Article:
The Airbus A320 – including its three resized versions – is the second-most produced commercial jet airliner ever, with only the Boeing 737 further out in front. In all, nearly 7,000 examples of all variants have been manufactured to date and delivery still lies ahead for several thousand more. Current production levels see about 40 A320 family members built each month.
Introduced in 1988, the Airbus A320 was the world’s first commercial aircraft design to incorporate a fly-by-wire control system and also premiered several other innovations. Now in service for well over 25 years, it continues to thrive in both its original and new-generation ‘neo’ forms and is a common sight at airports all over the world.
Airbus A320 Origins
By the early 1980s, European aircraft manufacturer Airbus had more than established itself with its A300 airliner. Its subsequent A310, while not as successful, would nonetheless enter widespread service. The next Airbus’ design represented a complete breakaway from the wide-bodied A300/A310 template. Building on late-1970s JET (Jet European Transport) studies, Airbus launched its A320 programme on 2 March 1984. Rapidly, A320 orders flew in, launch customer Air France signing-on for 50 examples and Northwest Airlines, double that figure.
The prototype A320 – Airbus’ first narrow-bodied airliner - was rolled-out in Toulouse on 14 February 1987 before an audience that included the Prince and Princess of Wales and then-French Prime Minister, Jacques Chirac. Eight days later, on 22 February, the first A320 flight took place. By then, Airbus A320 orders stood at 439. Three hours, 23 minutes long, that first flight kick-started the A320’s flight trials programme that would ultimately involve some 500 more flights, during which the test airframes spent a combined 1,200 hours airborne.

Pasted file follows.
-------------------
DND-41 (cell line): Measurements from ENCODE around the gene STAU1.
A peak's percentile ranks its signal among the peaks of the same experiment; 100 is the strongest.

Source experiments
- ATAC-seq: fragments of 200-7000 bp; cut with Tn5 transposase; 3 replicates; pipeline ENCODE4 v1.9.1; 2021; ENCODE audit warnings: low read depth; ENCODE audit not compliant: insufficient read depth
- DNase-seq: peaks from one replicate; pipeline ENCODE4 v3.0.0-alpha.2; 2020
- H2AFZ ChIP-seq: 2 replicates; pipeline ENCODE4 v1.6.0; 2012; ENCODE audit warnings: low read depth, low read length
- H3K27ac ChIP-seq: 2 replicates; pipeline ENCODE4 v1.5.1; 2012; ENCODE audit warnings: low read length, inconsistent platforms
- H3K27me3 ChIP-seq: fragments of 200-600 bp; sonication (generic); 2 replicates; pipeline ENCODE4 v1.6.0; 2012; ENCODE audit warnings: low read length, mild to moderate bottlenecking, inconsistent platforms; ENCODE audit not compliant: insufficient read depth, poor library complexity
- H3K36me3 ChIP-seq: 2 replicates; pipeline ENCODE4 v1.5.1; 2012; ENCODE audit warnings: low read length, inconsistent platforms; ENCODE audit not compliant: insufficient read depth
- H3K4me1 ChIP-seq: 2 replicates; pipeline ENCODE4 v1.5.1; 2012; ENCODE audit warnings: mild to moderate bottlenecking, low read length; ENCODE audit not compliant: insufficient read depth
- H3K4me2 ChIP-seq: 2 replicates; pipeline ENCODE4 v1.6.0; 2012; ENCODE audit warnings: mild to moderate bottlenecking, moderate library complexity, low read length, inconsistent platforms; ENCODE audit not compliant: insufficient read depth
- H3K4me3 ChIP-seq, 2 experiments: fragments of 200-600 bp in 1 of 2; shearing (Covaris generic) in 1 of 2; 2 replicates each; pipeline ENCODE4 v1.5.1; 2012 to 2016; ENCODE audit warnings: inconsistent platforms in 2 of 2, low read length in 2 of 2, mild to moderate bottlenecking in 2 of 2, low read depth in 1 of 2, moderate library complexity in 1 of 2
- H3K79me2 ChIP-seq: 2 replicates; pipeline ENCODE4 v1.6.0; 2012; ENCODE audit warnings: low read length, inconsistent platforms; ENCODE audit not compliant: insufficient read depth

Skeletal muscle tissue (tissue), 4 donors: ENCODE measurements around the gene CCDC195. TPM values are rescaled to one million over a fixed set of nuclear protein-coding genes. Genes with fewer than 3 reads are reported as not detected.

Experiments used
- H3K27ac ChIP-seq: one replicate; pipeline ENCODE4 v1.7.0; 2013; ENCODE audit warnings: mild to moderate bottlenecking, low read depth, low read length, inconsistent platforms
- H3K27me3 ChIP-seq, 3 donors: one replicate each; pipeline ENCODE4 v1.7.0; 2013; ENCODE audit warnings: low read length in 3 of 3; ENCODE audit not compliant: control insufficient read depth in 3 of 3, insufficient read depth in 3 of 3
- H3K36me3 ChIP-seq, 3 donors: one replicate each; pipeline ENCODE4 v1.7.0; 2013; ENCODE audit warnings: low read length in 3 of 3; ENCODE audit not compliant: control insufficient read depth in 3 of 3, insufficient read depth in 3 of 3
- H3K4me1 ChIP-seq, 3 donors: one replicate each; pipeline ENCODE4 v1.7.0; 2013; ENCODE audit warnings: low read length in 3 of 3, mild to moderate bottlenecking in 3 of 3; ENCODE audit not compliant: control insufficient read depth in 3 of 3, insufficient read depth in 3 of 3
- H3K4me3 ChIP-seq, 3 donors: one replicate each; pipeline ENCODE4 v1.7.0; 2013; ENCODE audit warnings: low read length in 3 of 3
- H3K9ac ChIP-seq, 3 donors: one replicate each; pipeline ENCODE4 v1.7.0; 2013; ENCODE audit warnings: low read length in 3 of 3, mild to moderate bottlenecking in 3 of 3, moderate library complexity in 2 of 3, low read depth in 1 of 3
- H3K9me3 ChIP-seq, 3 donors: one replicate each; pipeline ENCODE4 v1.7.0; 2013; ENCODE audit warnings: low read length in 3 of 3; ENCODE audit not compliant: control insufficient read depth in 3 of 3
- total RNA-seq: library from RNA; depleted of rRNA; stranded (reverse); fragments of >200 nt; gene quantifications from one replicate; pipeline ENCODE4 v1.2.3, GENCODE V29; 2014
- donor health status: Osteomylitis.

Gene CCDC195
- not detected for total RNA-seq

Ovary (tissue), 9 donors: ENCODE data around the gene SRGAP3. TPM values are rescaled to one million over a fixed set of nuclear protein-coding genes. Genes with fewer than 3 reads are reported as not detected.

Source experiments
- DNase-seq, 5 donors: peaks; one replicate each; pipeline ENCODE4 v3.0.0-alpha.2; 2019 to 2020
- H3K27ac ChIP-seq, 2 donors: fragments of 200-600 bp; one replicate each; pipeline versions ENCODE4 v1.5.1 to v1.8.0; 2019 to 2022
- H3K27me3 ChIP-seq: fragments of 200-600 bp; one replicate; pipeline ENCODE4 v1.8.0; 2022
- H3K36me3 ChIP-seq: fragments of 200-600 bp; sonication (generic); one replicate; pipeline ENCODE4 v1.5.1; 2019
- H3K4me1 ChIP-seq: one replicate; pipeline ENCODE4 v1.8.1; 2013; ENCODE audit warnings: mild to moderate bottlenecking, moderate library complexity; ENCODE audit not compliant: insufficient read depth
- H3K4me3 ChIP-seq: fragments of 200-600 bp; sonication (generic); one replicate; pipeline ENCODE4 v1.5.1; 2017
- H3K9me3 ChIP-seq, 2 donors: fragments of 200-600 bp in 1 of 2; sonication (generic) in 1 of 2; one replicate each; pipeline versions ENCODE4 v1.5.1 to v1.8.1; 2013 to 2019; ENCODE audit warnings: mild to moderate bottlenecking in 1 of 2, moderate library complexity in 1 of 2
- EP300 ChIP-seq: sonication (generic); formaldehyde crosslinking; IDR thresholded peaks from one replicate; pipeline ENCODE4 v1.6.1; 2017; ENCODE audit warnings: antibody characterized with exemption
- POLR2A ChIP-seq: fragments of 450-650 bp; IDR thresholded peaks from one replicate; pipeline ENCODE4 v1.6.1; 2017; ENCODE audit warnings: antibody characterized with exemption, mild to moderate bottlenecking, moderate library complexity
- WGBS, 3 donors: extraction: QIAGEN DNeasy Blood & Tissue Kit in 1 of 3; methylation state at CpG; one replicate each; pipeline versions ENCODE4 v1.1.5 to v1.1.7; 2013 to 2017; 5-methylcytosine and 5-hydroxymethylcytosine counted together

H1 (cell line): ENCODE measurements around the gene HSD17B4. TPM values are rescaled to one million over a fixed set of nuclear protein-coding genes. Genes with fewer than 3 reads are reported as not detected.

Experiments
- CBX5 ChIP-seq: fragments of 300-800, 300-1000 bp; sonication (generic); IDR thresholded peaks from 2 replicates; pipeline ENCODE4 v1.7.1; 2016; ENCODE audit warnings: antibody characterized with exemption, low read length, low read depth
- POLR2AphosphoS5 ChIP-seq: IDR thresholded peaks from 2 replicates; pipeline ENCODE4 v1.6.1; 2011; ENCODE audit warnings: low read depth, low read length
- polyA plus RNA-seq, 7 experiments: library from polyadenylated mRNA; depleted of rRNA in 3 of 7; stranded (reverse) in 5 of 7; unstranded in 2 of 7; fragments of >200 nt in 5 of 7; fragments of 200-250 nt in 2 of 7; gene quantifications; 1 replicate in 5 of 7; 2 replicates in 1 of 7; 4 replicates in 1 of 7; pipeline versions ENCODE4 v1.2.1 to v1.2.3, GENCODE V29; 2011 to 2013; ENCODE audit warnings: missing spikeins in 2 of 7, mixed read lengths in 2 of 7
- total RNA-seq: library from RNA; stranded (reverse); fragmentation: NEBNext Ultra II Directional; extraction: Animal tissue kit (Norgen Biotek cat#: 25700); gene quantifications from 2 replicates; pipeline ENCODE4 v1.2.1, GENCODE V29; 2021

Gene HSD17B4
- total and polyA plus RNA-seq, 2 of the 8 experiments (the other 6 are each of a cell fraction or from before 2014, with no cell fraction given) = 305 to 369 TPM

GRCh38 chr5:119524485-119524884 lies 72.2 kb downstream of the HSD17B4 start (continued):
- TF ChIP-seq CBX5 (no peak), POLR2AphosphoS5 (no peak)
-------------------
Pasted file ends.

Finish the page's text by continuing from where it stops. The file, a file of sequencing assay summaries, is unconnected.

On 26 March 1988, the first A320 delivery to Air France took place. In the French flagship carrier’s hands, commercial A320 operations got underway on 18 April that year.
Airbus A320 Features
The Airbus A320 features a fly-by-wire control system – an outright commercial airliner first (fly-by-wire had previously only formed part of military aircraft). Prior to the A320, an airliner’s flight controls and flight control surfaces were manually linked. Instead of this arrangement, the A320’s flight controls actually transmit electronic signals, via a computer, to actuators which operate the flight control surfaces. Such use of electrical wiring, as opposed to cables, acts to reduce weight but the fly-by-wire system is a fundamentally safety-geared feature since it’s designed to stop A320 pilots from ever being able to take the aircraft outside its flight envelope.
In Airbus’ own words, the A320’s fly-by-wire system supplies ‘total flight envelope and airframe structural protection for improved safety and reduced pilot workload, along improved flight smoothness and stability, and fewer mechanical parts.’ A key part of the A320’s fly-by-wire technology, a fighter-type side-stick control, was another commercial airliner first and, so too, the aircraft’s ‘glass cockpit’, centralizing principal flight data to the pilots’ absolute benefit.